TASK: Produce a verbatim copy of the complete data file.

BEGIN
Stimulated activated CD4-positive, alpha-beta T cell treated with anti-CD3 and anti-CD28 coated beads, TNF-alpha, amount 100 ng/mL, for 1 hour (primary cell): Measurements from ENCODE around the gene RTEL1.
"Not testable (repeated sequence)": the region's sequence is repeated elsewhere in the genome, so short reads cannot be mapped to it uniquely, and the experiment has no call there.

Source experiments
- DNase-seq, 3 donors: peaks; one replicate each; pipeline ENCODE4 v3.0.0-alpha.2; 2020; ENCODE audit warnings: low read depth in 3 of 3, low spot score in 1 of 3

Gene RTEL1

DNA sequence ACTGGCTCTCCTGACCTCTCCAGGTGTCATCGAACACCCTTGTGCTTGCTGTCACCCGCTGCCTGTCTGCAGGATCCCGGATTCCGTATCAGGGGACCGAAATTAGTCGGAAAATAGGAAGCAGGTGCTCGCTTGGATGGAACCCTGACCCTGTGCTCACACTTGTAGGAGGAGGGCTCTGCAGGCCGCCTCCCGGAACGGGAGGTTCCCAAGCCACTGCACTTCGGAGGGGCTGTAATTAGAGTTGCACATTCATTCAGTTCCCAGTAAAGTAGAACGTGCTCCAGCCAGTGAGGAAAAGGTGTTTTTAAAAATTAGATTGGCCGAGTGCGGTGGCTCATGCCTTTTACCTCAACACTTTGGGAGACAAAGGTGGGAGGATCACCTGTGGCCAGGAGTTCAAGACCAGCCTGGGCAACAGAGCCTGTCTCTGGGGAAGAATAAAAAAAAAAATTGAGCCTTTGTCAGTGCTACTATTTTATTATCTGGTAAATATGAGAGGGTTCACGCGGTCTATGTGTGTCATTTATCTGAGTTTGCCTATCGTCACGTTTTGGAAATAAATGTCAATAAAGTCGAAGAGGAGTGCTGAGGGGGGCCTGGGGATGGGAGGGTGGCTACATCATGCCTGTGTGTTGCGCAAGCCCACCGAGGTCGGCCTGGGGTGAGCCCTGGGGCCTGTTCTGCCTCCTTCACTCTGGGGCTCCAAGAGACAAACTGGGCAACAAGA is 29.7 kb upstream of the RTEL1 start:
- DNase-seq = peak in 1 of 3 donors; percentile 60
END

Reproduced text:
Stimulated activated CD4-positive, alpha-beta T cell treated with anti-CD3 and anti-CD28 coated beads, TNF-alpha, amount 100 ng/mL, for 1 hour (primary cell): Measurements from ENCODE around the gene RTEL1.
"Not testable (repeated sequence)": the region's sequence is repeated elsewhere in the genome, so short reads cannot be mapped to it uniquely, and the experiment has no call there.

Source experiments
- DNase-seq, 3 donors: peaks; one replicate each; pipeline ENCODE4 v3.0.0-alpha.2; 2020; ENCODE audit warnings: low read depth in 3 of 3, low spot score in 1 of 3

Gene RTEL1

DNA sequence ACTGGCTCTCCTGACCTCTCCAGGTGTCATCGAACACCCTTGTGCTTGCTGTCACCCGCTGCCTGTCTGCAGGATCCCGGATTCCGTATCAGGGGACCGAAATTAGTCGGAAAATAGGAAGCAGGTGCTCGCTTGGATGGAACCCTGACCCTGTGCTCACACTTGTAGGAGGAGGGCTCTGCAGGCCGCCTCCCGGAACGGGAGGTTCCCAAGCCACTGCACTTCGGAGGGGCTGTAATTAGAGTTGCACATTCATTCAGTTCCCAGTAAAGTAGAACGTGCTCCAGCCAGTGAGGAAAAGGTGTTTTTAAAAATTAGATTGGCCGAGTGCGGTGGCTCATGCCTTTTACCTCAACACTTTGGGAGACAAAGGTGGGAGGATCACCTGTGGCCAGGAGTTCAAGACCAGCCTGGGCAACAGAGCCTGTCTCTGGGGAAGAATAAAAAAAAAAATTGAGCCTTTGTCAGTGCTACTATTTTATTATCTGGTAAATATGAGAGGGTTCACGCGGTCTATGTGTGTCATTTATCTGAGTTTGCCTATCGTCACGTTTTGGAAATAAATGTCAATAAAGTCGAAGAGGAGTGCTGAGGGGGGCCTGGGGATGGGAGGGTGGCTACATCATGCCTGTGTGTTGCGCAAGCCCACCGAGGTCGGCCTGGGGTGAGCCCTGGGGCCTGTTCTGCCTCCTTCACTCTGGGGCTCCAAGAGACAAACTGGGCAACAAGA is 29.7 kb upstream of the RTEL1 start:
- DNase-seq = peak in 1 of 3 donors; percentile 60